Protective Herbs: How to Make Four Thieves Vinegar

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A long, long time ago, in a world so different than our own, four, now immortalized thieves managed to survive the great plague with an elixir now referred to as Four Thieves Vinegar. As the tale goes, they lived in the city of Marseilles in the seventeenth century, and while the plague ravaged, they looted. When they were finally caught, they were found with some potent herbed vinegar which is believed to have saved their lives.

There’s no way to know if this is just a story or if these four men really existed, but I can tell you that the herbs in this blend will kill anything. (Ok, that didn’t sound right, so let me rephrase.) This blend of protective herbs is a powerful germ killer and immune booster. You can add it to your food, make salad dressing out of it, or even use it to clean your countertops with.

There are several different recipes for the fabled tonic. This is the one that I make.

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You’ll need:

Glass Jars

Garlic

Sage

Rosemary

Hot peppers (Any kind, as long as they’re hot.)

Apple Cider Vinegar (With the ‘Mother’.)

Honestly, I don’t measure anything when I make this. I just make sure I have enough herbs to fill the jars about 2/3 of the way.

It’s better to use fresh herbs but if you don’t have any available, dried ones will work too. Bruise the herbs by breaking them up a bit. Jit rip them apart and put them in your jar (or jars). Crush your garlic to release the natural oils.

Be careful to wear gloves while you cut your peppers, especially if you’re sensitive to them. Don’t touch your eyes or face, or you will seriously regret it. (I know, I’ve done it.) Be sure to toss the seeds into your jars along with the rest of the pepper.

Pour the ACV over your herbs and make sure you completely cover them. Leave a little empty space at the top of the jar.

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Some people like to set their vinegar out. I recommend putting it in the refrigerator just to be extra safe. After two weeks it’s done steeping. Drain the vinegar out from the herbs and use it on your food and around the house for cleaning. It doesn’t need to be refrigerated by this point, but you certainly can put it back in the fridge if you’d like. The left over herbs can be used in your favorite recipes.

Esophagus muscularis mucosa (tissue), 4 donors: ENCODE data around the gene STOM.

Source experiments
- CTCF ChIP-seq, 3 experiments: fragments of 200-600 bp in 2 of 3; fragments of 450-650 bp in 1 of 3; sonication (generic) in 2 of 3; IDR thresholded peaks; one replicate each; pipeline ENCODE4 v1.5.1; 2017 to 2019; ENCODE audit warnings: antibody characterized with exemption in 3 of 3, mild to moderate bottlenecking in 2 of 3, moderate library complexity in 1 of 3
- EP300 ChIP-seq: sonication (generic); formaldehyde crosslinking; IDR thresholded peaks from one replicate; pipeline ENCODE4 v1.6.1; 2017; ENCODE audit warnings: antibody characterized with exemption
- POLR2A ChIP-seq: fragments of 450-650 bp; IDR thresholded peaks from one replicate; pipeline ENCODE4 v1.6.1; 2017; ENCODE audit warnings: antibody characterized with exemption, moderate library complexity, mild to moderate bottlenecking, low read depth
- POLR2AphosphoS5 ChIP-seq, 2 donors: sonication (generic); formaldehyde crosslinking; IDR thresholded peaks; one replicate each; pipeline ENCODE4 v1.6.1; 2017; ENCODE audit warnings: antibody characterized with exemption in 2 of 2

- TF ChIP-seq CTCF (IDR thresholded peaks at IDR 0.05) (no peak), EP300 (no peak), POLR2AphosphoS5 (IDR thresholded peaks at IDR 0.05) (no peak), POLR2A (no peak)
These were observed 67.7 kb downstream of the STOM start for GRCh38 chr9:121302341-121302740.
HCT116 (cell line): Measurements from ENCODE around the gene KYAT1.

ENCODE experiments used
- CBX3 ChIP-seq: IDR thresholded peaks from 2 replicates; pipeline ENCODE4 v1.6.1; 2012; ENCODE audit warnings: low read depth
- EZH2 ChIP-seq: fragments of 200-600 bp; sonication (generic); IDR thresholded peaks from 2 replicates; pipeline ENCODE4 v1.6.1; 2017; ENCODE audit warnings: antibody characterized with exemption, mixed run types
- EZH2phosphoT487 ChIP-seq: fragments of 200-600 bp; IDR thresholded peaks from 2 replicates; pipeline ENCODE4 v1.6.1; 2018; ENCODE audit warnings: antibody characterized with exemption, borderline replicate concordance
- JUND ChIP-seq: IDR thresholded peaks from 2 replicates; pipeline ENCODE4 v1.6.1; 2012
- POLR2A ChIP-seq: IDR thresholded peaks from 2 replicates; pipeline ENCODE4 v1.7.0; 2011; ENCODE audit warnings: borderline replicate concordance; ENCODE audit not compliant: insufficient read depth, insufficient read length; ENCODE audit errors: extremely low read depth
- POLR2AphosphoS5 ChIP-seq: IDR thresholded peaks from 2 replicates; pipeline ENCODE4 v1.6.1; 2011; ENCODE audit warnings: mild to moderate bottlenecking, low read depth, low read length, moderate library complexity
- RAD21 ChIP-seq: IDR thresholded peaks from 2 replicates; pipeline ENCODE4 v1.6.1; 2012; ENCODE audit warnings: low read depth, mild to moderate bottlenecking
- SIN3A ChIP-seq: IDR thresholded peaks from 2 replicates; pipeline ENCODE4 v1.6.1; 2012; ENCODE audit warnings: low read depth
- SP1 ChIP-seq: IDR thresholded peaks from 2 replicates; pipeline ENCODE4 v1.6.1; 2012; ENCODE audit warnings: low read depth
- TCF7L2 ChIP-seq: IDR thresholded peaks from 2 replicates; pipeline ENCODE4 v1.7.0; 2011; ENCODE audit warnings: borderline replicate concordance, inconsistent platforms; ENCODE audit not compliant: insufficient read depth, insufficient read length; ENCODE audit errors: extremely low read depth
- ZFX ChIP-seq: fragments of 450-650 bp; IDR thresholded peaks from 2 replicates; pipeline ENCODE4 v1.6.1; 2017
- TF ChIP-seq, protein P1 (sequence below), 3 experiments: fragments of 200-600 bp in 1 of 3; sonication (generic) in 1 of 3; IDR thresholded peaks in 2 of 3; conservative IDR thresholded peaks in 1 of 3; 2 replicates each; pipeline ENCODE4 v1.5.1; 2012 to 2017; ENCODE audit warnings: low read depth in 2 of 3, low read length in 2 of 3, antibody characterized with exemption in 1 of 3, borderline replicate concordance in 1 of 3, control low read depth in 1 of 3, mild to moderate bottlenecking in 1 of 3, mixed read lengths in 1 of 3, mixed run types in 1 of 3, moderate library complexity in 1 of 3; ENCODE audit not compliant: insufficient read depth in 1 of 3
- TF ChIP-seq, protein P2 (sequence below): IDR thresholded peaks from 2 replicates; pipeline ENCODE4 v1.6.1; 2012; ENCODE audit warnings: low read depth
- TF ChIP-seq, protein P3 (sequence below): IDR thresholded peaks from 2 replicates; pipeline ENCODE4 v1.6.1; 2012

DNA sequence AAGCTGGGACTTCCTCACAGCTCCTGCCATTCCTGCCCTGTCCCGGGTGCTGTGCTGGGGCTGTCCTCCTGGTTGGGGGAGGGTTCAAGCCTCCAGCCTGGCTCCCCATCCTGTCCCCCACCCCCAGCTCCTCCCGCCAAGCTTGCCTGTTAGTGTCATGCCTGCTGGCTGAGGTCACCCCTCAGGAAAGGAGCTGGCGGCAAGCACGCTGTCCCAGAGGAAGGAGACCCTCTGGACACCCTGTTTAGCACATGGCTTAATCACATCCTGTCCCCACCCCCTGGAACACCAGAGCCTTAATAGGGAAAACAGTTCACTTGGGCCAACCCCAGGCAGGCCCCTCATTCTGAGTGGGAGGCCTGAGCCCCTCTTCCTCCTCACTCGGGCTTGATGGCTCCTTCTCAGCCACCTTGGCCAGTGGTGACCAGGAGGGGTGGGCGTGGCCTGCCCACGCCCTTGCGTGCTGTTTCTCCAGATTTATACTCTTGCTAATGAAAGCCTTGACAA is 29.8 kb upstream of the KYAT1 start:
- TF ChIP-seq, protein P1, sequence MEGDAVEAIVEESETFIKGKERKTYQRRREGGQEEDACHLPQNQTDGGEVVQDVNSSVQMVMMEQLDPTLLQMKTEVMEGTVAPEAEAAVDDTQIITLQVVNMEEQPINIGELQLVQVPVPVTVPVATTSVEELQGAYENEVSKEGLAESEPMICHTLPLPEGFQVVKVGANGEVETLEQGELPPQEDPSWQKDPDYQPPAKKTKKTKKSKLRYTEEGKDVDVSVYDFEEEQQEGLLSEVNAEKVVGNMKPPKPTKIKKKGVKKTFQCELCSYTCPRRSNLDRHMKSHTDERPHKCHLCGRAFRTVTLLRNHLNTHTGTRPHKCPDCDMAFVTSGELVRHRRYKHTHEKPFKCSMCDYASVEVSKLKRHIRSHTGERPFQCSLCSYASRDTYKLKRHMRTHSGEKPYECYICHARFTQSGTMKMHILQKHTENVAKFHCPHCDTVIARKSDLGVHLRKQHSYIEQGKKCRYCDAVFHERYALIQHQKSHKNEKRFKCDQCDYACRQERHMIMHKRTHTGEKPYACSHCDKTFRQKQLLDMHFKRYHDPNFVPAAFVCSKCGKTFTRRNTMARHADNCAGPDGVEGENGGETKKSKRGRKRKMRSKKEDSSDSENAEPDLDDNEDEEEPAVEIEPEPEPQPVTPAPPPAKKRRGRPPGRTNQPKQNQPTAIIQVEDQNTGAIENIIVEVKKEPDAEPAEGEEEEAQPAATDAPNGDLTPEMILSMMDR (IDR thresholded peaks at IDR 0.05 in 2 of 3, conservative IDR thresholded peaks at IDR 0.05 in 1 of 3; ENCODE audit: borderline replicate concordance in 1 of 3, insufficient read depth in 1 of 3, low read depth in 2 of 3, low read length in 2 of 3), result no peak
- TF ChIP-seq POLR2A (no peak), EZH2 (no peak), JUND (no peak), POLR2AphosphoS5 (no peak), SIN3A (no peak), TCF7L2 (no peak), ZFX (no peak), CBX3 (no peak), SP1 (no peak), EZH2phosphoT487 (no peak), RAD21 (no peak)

Red Raspberry Leaves for Tea

Every morning my cat, Salem, gets me up. He has a continuous feeder, so he’s not hungry, he just wants mom up. After jumping in bed with me and purring like crazy his sister, Honey, joins us and we go into the kitchen to put the kettle on for a cup of red raspberry leaves with rosebuds. The cats stay with me while I start my morning routine. I’m up before the rest of my household, which I love because it’s quiet and I have some time to think before our day officially begins.

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Raspberry leaves drying in my sunroom. It smells so good in there that I could stay all day. 

The leaves from red raspberry bushes can be made into a tea with a flavor reminiscent of black tea, and it doesn’t contain any caffeine. It’s also great at reducing cramps during menstruation. It’s been my experience that it works best when taken regularly.

 

Photo of the Day: Milk Thistle Drying

NEMO ME IMPUNE LACESSIT
(NO ONE ATTACKS ME WITH IMPUNITY)

Latin motto of the Scottish Order of the Thistle

The thistle is the national flower of Scotland, and this motto is perfect for the humble weed. When I harvest them in the late summer I have to wear my long sleeves and thick gloves.

Milk thistle is a natural liver cleanse, aids in gall bladder issues, and may even lower cholesterol. It can also help milk flow in nursing mothers.

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I harvested this window full of thistles for making teas out of later and hung them up to dry. Naturally, they burst open in my sunny windows, and the seeds came out. I gathered up the seeds (they only made a little mess in my sun room) and saved them. I plan to plant them in an empty corner of my herb garden.